Estonian minimum wage might be raised

  • 2000-11-02
  • Kairi Kurm
TALLINN - The Estonian monthly minimum wage may increase from 1,400 kroons to 1,600 kroons, or 9.40 kroons per hour next year if the employers' union agrees to a government and trade unions proposal.

Tarmo Kriis, assistant to the managing director of the Employers and Industry Central Union, said that the union was going to decide upon the proposal Nov. 3.

"We did not come to a consensus," said Kriis. "The current score is 2-1. Our last proposal was to increase the minimum wage to 1,550 kroons ($82)."

He said that originally the government wanted to keep a distance from the negotiations and accept the employers' and the trade unions' final decision, but as these two did not come to a joint conclusion, the government stood on the trade union's side.

"Whether we get the trilateral agreement or not, the government has the right to set the state minimum monthly wage at 1,600 kroons without our proposal," said Kriis.

The negotiations between the two parties started in summer, said Kriis. He said that the preliminary proposal of the trade unions was to increase the minimum wage level to 1,650 kroons but the employers had agreed to a 1,500 kroon level. Last week both sides came closer to each others proposals. The employers agreed to a 1,550 kroon level and the trade unions to 1,600 kroons.

The trade unions declared they rejected all further compromise talks and if the employers did not stick to the 1,600 kroon level they would start a nationwide strike or close railway traffic.

Harri Taliga, social secretary of the Confederation of the Estonian Trade Unions, said that the minimum wage was not enough for living after taxes had been paid but it was bigger than a pension.

"It is not reasonable that a working person gets less than a pensioner," said Taliga. The average pension in Estonia is 1,551 kroons. According to the daily Eesti Paevaleht there are 110,00 people in Estonia who receive a minimum wage. Tali estimated that about 7 percent of all employees in Estonia receive the minimum salary of 1,400 kroons.

Tali said that the increase in the minimum wage level will bring along more taxes to the government and many people who received pocket money would have to declare higher wages.

"The increase in minimum wage brings along a lot of problems for employers. In many companies the minimum wage is included in the wage payment index and a small rise in minimum wage will bring along big costs to a company. So the companies were allowed to alter their wage payment indexes," said Kriis.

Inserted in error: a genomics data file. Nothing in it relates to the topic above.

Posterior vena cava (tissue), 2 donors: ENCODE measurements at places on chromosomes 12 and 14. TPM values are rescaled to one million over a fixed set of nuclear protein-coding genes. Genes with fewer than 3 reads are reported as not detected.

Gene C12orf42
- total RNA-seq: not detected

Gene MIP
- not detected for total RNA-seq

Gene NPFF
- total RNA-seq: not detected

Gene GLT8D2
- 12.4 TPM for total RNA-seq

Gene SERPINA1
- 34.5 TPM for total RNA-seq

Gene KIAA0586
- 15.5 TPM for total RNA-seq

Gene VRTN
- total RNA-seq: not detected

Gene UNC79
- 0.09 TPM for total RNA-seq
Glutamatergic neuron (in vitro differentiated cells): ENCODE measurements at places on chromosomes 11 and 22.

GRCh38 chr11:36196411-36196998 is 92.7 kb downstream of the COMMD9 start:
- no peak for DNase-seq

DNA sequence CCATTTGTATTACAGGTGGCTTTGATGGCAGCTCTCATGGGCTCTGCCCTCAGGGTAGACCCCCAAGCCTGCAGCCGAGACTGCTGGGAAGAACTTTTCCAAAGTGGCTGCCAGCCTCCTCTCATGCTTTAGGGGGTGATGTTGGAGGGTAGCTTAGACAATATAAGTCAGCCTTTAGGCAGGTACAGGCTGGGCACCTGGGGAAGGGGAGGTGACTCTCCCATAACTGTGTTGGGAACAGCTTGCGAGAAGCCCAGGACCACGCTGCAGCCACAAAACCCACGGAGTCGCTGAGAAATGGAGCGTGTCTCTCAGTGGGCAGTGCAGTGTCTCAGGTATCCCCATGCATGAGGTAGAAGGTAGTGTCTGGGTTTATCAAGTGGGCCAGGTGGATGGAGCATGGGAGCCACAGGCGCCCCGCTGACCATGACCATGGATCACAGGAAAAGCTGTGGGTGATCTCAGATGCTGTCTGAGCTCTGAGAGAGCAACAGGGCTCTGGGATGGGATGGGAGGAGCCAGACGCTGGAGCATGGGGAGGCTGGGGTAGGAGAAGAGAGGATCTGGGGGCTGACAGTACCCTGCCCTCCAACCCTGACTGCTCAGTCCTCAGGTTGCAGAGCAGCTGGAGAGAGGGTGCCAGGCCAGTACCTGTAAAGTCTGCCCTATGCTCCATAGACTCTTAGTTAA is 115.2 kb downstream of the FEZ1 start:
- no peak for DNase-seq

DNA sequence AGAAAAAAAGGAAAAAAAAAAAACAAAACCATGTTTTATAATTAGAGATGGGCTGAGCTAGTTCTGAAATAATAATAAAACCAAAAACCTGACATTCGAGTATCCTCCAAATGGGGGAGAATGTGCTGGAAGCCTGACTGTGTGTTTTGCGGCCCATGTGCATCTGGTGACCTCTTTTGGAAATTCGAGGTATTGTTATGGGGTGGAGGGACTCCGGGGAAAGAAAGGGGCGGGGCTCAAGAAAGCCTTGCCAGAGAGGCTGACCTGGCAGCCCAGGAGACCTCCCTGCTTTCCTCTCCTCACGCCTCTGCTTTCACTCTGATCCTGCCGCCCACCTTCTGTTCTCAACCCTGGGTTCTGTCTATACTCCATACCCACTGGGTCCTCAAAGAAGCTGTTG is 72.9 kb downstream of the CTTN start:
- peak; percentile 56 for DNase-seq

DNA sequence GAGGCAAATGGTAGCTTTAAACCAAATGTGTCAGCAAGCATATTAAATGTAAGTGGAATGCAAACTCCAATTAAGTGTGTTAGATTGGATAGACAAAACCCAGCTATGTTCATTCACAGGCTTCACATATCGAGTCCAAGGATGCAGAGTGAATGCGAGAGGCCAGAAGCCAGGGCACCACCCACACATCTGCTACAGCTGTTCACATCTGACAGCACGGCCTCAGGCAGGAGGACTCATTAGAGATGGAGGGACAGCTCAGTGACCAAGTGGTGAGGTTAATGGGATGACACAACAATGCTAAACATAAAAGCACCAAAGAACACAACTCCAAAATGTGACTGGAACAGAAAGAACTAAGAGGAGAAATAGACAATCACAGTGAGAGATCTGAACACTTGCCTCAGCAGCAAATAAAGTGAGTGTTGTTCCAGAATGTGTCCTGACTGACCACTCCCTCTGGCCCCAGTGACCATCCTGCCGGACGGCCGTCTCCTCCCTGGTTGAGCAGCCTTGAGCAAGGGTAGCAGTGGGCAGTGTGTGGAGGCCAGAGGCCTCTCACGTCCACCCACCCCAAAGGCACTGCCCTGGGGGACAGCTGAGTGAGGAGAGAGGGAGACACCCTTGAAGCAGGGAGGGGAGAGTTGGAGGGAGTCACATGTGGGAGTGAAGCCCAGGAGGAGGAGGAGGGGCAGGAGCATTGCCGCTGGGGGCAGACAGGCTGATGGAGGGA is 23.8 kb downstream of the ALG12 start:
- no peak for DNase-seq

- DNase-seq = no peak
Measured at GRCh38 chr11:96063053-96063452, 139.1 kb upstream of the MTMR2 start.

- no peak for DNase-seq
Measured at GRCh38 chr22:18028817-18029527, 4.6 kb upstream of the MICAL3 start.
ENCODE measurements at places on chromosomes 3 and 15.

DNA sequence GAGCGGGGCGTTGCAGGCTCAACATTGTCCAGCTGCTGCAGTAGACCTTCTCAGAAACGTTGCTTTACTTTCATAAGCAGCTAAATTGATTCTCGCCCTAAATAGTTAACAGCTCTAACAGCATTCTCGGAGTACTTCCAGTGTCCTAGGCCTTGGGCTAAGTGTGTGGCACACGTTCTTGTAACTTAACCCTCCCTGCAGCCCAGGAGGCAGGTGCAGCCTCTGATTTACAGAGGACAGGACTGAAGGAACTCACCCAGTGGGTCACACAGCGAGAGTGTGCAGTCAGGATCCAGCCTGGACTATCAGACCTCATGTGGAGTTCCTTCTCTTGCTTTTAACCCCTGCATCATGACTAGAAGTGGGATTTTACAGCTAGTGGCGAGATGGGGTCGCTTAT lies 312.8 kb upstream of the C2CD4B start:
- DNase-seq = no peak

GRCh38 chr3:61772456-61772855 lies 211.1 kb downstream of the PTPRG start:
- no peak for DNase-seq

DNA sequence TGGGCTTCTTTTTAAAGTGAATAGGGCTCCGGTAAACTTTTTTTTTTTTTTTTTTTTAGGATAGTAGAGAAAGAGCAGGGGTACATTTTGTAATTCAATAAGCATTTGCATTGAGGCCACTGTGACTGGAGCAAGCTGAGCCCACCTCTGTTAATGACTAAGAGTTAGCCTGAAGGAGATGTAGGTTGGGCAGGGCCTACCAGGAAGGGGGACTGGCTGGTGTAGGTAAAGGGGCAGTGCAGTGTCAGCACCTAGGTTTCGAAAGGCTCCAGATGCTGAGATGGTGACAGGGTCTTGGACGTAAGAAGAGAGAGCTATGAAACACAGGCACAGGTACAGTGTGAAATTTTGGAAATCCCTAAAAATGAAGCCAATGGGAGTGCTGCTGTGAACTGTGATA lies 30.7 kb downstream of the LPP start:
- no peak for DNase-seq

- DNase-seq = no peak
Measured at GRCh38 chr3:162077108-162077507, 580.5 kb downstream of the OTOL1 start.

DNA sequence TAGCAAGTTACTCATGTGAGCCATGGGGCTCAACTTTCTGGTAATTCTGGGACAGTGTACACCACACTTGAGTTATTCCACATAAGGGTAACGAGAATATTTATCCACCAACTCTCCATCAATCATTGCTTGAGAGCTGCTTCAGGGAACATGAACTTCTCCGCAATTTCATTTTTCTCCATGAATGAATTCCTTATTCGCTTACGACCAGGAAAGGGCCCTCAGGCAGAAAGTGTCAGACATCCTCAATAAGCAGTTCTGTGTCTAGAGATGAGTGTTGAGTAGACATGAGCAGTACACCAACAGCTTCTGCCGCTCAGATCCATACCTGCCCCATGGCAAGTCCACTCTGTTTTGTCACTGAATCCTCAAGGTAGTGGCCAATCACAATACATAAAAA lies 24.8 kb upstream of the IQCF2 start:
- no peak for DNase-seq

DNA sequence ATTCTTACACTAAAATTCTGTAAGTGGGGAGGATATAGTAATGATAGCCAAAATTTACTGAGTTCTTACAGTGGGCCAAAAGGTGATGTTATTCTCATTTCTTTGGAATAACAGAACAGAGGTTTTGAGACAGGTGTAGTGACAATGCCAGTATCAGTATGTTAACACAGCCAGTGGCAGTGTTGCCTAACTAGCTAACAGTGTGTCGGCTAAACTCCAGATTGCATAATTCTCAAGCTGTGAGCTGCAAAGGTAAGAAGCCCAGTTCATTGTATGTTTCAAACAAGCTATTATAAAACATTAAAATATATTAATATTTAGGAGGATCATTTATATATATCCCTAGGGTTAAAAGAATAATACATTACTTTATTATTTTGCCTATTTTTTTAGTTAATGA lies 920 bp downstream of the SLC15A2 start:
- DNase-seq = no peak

Kriis said that the wage payment index of the textile company Kreenholm for example is bound to the minimum wage and the company would lose 38 million kroons because of the new wage level and be forced to dismiss 300 people. The trade unions and Kreenholm agreed that the company would remake their wage payment index by the year 2002 and would increase the minimum wage by 9 percent.

The minimum wage will also affect the wages in the public sector. Kriis said that according to the preliminary calculations the new minimum wage level will bring along 100 million kroons of additional costs to the state.

Besides the public sector and some big industries, the rise in minimum wage will also affect many people through fines, which are bound to the wage level.

Kriis said that the other motive behind turning down the trade unions' proposal was the imbalance in the rise of minimum wage compared to the rise in an average wage. The average wage in Estonia is about 5,000 kroons per month.

"If we would not fight for a rise in minimum wages the average wage would go far ahead and the society would stratify into poor and rich people," said Taliga.

"Some predict that the average wage will increase by 6 percent next year. But the rise in the minimum wage is about 14 percent. If the productivity does not increase that much, how is it possible to raise wages," said Kriis. "By the first half of 2001 we should come up with a formula to calculate minimum wages because it should not be set up on emotions."